US envoy to the United Nations Samantha Power (centre) speaks with children in a refugee camp near Bangui’s airport after arriving in Central African Republic yesterday.
BANGUI: The US envoy to the United Nations was in Central African Republic (CAR) yesterday to urge political and religious leaders to end brutal violence, warning the people were “in profound danger”.
Samantha Power is the highest-level US official to visit the CAR, which has plunged into anarchy with sectarian violence that has killed hundreds of people.
Power, who before joining the US administration was a journalist and vocal human rights activist, said US leaders were “deeply disturbed” by atrocities which have forced some 400,000 people to flee their homes.
“The people in Central African Republic are in profound danger, and we all have a responsibility which we must meet to help them move away from the abyss,” Power told reporters on Wednesday.
The CAR spiralled into chaos after a March coup in which the mainly Muslim Seleka rebel group overthrew president Francois Bozize.
Rebel leader Michel Djotodia was installed as the first Muslim leader of the majority Christian nation and disbanded the Seleka, but many rebels went rogue, spreading terror. Months of brutal massacres, rapes and looting have followed, with locals forming Christian vigilante groups in response to the atrocities. Top US officials have already warned the CAR is in a “pre-genocidal” phase.
Amnesty International reported yesterday that 1,000 people were killed in Bangui two weeks ago by ex-Seleka rebels in a two-day spasm of violence after Christian militias went door-to-door and killed about 60 Muslims.
During her eight-hour stay accompanied by Assistant Secretary of State for Africa, Linda Thomas-Greenfield, Power was due to meet Djotodia and other politicians. They also saw the top religious leaders.
“All of those actors in CAR who have influence must use it, and use their voices to try to help ease the fears... and restore calm,” Power said.
Shortly after their arrival, both women went to the community hospital in the capital, where many victims of the violence are being cared for, and they had talks there with workers for humanitarian organisations.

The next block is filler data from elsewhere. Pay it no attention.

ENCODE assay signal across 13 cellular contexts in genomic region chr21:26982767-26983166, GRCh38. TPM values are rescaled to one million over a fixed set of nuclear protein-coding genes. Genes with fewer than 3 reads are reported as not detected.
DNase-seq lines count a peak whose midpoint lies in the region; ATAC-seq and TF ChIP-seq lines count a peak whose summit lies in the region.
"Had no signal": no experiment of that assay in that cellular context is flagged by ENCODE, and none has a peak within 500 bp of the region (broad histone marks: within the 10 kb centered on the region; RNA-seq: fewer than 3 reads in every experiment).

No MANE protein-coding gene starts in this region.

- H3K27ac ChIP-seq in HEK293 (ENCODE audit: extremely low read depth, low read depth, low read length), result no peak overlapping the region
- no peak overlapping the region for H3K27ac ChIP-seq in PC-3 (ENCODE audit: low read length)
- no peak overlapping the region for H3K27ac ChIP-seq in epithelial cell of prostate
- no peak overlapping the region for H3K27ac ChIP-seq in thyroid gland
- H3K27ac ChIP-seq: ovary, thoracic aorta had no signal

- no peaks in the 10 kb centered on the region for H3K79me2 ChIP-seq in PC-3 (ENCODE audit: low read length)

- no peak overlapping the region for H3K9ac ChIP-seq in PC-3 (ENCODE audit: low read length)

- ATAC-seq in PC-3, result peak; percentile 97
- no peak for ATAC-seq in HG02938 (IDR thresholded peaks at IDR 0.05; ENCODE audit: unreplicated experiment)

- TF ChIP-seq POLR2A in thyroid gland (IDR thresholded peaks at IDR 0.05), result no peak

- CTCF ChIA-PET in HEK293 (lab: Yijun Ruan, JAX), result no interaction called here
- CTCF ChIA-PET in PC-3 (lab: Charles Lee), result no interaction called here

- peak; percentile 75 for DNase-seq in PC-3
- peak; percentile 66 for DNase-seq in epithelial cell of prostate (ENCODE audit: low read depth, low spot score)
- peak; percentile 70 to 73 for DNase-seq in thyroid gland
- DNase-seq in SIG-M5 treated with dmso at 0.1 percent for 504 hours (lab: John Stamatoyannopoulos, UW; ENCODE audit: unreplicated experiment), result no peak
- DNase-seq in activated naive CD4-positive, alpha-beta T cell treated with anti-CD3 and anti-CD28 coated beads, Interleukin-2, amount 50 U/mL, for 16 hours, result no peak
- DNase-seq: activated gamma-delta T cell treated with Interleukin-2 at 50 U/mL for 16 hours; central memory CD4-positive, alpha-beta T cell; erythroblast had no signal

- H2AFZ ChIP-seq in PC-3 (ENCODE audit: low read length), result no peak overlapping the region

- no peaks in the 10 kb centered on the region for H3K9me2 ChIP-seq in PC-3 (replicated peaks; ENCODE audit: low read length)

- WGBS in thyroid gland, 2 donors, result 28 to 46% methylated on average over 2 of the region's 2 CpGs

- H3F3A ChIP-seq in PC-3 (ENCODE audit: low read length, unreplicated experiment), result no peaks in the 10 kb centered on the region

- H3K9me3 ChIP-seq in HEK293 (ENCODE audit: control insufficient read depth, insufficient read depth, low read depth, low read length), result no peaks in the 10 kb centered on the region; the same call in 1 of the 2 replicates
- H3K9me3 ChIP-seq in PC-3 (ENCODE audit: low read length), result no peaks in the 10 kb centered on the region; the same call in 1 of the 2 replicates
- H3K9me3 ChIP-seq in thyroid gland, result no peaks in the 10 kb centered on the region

The US delegation then visited Bangui cathedral, which is currently home to thousands of displaced people. Power met the head of the Roman Catholic church, Dieudonne Nzapalainga, and his Muslim counterpart, the imam Oumar Kobin Layama, before going to the Lakouanga mosque in a mixed district.
Power wanted local leaders to back a UN-mandated African stabilisation force known as MISCA while it disarms militias and to “explore every avenue to ensure proper and full implementation” of a roadmap towards elections in 2015. In a ceremony yesterday, command of the regional African force passed from the Economic Community of Central African States to the African Union, whose flag was raised at the MISCA base near Bangui airport.
The US has already pledged some $100m to support MISCA, which is due to swell to about 6,000 troops.
MISCA’s chief, Congolese General Jean-Marie Michel Mokoko, issued a warning to people who take part in sectarian strife, noting that it “leads inevitably to suffering and division.”
“Those who persist in this attitude will run up against resolutions of the UN Security Council, which... are very clear,” mandating disarmament, he said.
“It’s obvious urgent action is required to save lives,” Power said, adding the situation was “desperate, and both extremely dynamic and volatile.”
Power was speaking on a conference call from Abuja, where she stopped for talks with Nigerian President Goodluck Jonathan, in part focusing on how Nigeria can help French and AU forces in CAR.
In 2002, Power wrote a Pulitzer Prize-winning book, “A Problem from Hell: America and The Age of Genocide,” lambasting US governments for failing miserably in their response to genocides such as Rwanda.
A senior US administration official voiced concerns about Djotodia, saying he did not “have a grip on the situation outside of Bangui”.
The US has also been working with local radio stations to try to calm tensions by asking them to broadcast messages from both Muslim and Christian leaders, as well a special message from President Barack Obama this month.
“Hate radio played a deadly role in Rwanda two decades ago, and it is our hope that in CAR we create the opposite model, a model of radio fostering calm, countering false rumours, and building understanding,” the official added. AFP